Wednesday, December 7, 2022

Russia Is Using Its Most Advanced 4.5-Gen Fighters To Bomb Ukraine Using Half A Century Old Tactics

Russia appears to be using its most advanced operational fighter – Su-35 – employing at least half a century-old tactics!

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The Russian armed forces are not on the verge of collapse. And No! The Su-35 doesn’t lack the capability associated with it. And certainly not! Russian fighter pilots are not a bunch of kick-the-tire and light-the-jocks!

The apparent regression in employed tactics likely has an excellent reason. Russian forces appear to be adapting to the realities of a protracted conflict against an adversary drawing on an unending supply of troops, equipment, and ammunition from the West.

Reverting to proven old tactics is part of an approach that will allow Russia to fight for as long as it takes.

Su-35 – Affordable Capability

Russia chooses to keep its weapon systems affordable, often sacrificing capability in favor of affordability. The approach is justified, not just because the Russian ability to spend on defense is limited (its annual defense budget is less than India’s), but also because of the advantages of such an approach.

An affordable weapon system platform allows you to absorb limited losses while giving warriors more flexibility in employment. Increased risk to the platform becomes an option. The Su-35 is an example of affordable excellence!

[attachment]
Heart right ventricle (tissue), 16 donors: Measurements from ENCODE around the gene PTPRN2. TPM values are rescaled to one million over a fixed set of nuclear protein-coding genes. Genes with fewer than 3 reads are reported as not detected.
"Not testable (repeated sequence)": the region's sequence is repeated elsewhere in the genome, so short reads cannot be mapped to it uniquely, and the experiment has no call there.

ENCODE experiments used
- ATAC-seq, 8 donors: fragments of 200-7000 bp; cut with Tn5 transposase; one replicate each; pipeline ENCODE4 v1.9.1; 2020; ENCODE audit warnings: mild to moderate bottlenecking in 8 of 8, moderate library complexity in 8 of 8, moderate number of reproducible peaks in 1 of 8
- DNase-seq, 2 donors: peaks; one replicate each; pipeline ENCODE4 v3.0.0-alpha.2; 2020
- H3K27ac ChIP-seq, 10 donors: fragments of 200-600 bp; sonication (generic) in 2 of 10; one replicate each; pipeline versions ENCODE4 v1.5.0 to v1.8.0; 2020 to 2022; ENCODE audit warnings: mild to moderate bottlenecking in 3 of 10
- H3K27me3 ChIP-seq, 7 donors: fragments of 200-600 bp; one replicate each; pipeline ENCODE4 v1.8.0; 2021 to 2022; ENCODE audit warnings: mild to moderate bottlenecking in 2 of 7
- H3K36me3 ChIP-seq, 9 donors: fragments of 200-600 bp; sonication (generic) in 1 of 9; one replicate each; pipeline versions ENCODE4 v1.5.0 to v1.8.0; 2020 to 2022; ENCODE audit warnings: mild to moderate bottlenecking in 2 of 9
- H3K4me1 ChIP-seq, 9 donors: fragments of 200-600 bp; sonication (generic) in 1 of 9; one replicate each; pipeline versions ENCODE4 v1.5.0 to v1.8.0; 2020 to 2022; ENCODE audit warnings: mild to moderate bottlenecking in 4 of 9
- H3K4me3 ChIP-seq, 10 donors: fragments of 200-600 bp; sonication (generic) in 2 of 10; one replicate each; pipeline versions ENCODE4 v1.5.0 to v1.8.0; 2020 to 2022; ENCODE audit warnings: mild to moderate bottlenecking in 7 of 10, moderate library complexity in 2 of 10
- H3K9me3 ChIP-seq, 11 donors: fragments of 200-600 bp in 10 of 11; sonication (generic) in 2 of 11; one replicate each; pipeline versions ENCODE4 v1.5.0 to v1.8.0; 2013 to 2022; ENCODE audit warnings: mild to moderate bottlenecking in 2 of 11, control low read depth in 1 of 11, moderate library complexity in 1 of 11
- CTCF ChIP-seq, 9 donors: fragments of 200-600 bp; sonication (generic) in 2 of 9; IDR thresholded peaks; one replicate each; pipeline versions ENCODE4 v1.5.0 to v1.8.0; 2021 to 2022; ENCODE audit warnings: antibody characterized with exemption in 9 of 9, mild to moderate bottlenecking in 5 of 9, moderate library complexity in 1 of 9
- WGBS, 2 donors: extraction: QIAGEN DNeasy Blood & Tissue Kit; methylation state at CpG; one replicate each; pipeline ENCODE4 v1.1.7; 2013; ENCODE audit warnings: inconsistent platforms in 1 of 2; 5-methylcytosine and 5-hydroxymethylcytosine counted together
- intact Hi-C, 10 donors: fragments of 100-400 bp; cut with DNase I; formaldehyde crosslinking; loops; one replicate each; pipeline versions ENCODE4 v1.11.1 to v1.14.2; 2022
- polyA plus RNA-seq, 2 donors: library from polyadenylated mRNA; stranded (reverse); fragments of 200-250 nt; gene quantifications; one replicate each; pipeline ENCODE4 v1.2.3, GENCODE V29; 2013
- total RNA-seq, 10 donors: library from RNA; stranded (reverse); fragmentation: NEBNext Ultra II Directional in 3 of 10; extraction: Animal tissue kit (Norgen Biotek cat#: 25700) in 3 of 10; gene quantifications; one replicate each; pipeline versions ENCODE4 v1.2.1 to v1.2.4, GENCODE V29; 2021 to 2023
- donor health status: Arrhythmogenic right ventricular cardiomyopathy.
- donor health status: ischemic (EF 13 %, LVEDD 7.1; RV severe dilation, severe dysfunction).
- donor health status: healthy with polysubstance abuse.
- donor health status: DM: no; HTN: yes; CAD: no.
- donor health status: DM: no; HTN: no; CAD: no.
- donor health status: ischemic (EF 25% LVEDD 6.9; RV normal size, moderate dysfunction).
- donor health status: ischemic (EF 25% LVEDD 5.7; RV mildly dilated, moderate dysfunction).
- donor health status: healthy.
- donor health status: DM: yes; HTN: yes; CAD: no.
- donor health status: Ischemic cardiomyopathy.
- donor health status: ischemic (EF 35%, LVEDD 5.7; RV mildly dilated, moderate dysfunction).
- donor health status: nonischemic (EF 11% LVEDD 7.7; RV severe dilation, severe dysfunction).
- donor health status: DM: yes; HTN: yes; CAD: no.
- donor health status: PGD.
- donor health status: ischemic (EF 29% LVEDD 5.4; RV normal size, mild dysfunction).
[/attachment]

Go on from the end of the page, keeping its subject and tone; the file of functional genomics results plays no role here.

It’s a skillful air combat and ground attack fighter with characteristics – sensor fusion & supermaneuverability – of a 4.5 generation aircraft.

For ground attack, it can carry sensors & weapons that allow it to engage a ground target from medium altitude (out of MANPAD range) using stand-off weapons while suppressing enemy air defense (SEAD) systems. There is no need for a Su-35 to operate at low altitudes increasing risk from MANPADS.

Unconventional Employment

Yet, in this video posted on Telegram, we see two RuAF Su-35s engaging a ground target in Ukraine in a very old-fashioned way at low altitudes within the MANPAD envelope!

The Su-35, after its bombing run with a lone aircraft CAP

One Su-35 mounts a CAP (Combat Air Patrol) overhead to detect threats, such as adversary aircraft & MANPAD launches. At the same time, the other descends to a very low height (3-500 ft above ground) and drops a bomb on a target making a relatively slow-speed bombing run.

Assuming no long lens was used, the bombing run was made from between 3-500 ft.

Here is the interesting detail, the target likely is a Ukrainian S-300 installation, going by the glimpses of a large erect vertical launch canister and the mast of a radar designed to detect low-flying aircraft. Notably, the attacking Su-35 is equipped with wingtip-mounted Khibiny EW pods.

This video grab shows what appears to be a missile canister

A video grab shows what seems to be a radar mast.

Before continuing, let me point out that no two F-35s would engage a ground target as the two Russian Su-35s do. Not even in an uncontested battlespace such as Syria, let alone Ukraine! The price tags on the F-35 would make the risk level unacceptable.